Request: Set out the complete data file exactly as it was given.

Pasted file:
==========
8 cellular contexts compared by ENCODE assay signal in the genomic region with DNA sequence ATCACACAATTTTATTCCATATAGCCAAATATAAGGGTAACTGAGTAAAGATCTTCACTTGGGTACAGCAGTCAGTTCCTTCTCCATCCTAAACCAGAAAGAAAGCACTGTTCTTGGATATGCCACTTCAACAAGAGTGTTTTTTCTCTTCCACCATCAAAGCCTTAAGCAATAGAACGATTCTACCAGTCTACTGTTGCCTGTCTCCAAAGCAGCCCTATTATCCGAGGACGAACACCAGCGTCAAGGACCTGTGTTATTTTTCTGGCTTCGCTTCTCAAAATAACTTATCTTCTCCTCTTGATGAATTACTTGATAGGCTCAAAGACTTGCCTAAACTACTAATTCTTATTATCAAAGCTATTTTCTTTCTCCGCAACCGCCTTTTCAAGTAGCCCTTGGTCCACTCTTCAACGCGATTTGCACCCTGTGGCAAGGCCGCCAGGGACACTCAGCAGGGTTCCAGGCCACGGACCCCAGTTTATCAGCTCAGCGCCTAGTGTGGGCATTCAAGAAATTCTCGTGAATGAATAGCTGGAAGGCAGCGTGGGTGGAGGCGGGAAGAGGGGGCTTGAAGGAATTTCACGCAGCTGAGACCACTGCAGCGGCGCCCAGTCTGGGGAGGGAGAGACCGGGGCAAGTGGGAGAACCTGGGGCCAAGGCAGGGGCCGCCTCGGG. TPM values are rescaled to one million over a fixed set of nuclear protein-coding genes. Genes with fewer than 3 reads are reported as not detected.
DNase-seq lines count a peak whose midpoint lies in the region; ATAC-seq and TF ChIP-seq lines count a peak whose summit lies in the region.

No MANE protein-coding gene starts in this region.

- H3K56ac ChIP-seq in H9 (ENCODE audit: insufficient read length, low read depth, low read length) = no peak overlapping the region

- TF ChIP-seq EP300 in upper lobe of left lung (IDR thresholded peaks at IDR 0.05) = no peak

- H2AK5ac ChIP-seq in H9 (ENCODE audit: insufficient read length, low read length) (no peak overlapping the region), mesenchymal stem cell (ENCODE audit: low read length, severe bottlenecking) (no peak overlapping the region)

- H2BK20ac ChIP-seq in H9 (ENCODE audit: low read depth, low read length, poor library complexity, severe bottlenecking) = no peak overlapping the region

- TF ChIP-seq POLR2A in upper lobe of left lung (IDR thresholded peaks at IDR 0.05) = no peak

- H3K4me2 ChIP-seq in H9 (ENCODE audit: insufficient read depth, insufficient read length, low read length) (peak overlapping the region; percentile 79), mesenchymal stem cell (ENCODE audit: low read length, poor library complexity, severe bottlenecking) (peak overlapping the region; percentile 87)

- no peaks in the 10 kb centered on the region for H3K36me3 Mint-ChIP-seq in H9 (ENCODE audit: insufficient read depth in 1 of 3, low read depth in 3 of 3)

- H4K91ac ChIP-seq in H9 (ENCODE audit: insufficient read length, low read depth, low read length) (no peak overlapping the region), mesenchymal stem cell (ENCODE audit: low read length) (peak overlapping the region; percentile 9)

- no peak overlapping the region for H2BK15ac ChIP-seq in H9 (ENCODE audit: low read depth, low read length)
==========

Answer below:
8 cellular contexts compared by ENCODE assay signal in the genomic region with DNA sequence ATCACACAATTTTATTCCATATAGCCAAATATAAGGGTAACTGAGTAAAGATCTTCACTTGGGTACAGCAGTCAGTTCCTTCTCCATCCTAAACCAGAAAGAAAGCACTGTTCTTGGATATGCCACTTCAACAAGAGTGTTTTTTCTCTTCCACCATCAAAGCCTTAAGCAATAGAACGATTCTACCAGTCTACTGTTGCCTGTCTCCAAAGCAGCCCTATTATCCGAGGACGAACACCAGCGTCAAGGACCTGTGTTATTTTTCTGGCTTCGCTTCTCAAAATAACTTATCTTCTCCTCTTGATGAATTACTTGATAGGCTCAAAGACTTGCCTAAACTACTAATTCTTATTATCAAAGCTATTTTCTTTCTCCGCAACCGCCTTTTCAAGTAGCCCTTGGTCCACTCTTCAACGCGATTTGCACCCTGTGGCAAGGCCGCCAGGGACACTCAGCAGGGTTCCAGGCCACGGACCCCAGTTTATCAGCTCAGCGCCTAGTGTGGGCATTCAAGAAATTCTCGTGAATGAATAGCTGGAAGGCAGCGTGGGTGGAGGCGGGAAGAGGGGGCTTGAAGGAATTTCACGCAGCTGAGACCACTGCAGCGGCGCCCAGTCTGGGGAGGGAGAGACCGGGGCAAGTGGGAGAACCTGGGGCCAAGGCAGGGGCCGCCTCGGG. TPM values are rescaled to one million over a fixed set of nuclear protein-coding genes. Genes with fewer than 3 reads are reported as not detected.
DNase-seq lines count a peak whose midpoint lies in the region; ATAC-seq and TF ChIP-seq lines count a peak whose summit lies in the region.

No MANE protein-coding gene starts in this region.

- H3K56ac ChIP-seq in H9 (ENCODE audit: insufficient read length, low read depth, low read length) = no peak overlapping the region

- TF ChIP-seq EP300 in upper lobe of left lung (IDR thresholded peaks at IDR 0.05) = no peak

- H2AK5ac ChIP-seq in H9 (ENCODE audit: insufficient read length, low read length) (no peak overlapping the region), mesenchymal stem cell (ENCODE audit: low read length, severe bottlenecking) (no peak overlapping the region)

- H2BK20ac ChIP-seq in H9 (ENCODE audit: low read depth, low read length, poor library complexity, severe bottlenecking) = no peak overlapping the region

- TF ChIP-seq POLR2A in upper lobe of left lung (IDR thresholded peaks at IDR 0.05) = no peak

- H3K4me2 ChIP-seq in H9 (ENCODE audit: insufficient read depth, insufficient read length, low read length) (peak overlapping the region; percentile 79), mesenchymal stem cell (ENCODE audit: low read length, poor library complexity, severe bottlenecking) (peak overlapping the region; percentile 87)

- no peaks in the 10 kb centered on the region for H3K36me3 Mint-ChIP-seq in H9 (ENCODE audit: insufficient read depth in 1 of 3, low read depth in 3 of 3)

- H4K91ac ChIP-seq in H9 (ENCODE audit: insufficient read length, low read depth, low read length) (no peak overlapping the region), mesenchymal stem cell (ENCODE audit: low read length) (peak overlapping the region; percentile 9)

- no peak overlapping the region for H2BK15ac ChIP-seq in H9 (ENCODE audit: low read depth, low read length)